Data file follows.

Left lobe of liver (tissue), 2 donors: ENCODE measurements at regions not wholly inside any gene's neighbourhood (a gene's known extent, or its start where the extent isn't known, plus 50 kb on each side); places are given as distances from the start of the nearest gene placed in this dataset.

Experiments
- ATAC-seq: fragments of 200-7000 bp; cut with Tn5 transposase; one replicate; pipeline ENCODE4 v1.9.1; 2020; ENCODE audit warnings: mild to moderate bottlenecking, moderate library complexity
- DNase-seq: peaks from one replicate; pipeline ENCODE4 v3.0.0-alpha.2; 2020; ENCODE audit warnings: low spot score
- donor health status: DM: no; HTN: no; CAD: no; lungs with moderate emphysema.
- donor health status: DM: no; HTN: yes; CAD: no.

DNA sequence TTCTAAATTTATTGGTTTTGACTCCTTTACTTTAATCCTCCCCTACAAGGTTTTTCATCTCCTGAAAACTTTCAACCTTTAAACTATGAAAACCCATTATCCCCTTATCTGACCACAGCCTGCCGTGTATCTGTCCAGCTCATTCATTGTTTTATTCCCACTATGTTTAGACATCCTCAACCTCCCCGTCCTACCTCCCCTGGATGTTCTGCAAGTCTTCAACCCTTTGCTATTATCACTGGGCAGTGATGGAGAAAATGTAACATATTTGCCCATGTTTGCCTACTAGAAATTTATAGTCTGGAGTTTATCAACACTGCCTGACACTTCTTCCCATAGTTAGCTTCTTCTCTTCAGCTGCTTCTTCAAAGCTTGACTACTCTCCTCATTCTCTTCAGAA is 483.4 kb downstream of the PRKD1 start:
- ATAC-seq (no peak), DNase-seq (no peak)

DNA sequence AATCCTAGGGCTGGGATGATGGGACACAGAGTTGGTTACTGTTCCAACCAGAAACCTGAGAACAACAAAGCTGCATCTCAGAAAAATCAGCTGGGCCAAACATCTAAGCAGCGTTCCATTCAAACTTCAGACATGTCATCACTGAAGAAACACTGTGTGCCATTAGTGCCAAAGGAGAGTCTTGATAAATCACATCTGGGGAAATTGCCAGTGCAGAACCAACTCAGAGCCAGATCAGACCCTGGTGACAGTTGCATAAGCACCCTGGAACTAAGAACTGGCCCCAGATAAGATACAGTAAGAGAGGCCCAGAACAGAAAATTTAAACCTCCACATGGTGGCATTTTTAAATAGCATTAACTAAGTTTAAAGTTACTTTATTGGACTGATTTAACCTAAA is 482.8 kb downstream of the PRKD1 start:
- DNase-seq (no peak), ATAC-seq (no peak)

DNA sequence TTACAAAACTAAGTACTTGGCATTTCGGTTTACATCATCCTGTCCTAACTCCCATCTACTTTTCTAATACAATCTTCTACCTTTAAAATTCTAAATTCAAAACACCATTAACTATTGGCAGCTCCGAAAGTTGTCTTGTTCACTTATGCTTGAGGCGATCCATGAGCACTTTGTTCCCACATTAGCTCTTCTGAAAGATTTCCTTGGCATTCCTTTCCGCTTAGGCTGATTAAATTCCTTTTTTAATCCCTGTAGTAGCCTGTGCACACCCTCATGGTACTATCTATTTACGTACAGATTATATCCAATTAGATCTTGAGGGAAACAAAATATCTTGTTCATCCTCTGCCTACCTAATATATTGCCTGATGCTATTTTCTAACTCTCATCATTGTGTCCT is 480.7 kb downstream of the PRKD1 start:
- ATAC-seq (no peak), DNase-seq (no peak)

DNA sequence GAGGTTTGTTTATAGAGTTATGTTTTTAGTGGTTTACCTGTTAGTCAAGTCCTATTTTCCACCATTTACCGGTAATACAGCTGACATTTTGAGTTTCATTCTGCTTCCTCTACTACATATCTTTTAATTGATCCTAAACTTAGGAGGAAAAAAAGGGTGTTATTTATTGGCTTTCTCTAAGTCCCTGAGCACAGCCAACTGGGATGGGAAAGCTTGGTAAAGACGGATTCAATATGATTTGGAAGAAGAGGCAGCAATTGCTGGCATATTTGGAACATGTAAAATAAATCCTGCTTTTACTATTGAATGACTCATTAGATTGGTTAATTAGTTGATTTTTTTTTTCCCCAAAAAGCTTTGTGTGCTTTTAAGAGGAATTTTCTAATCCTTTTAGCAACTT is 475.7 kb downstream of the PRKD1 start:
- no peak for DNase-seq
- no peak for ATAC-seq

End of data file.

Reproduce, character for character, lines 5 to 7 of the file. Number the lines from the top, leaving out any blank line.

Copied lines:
- donor health status: DM: no; HTN: no; CAD: no; lungs with moderate emphysema.
- donor health status: DM: no; HTN: yes; CAD: no.

DNA sequence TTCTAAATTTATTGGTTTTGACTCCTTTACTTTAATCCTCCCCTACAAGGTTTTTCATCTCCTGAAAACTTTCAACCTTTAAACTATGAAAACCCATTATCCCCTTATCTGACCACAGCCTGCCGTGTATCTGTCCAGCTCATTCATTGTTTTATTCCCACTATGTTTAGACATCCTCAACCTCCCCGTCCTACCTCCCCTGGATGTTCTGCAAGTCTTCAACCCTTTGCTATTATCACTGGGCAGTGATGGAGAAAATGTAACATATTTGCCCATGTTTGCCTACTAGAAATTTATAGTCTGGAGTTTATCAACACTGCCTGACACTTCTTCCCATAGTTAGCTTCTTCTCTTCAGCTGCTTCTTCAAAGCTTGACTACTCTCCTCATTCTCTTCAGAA is 483.4 kb downstream of the PRKD1 start: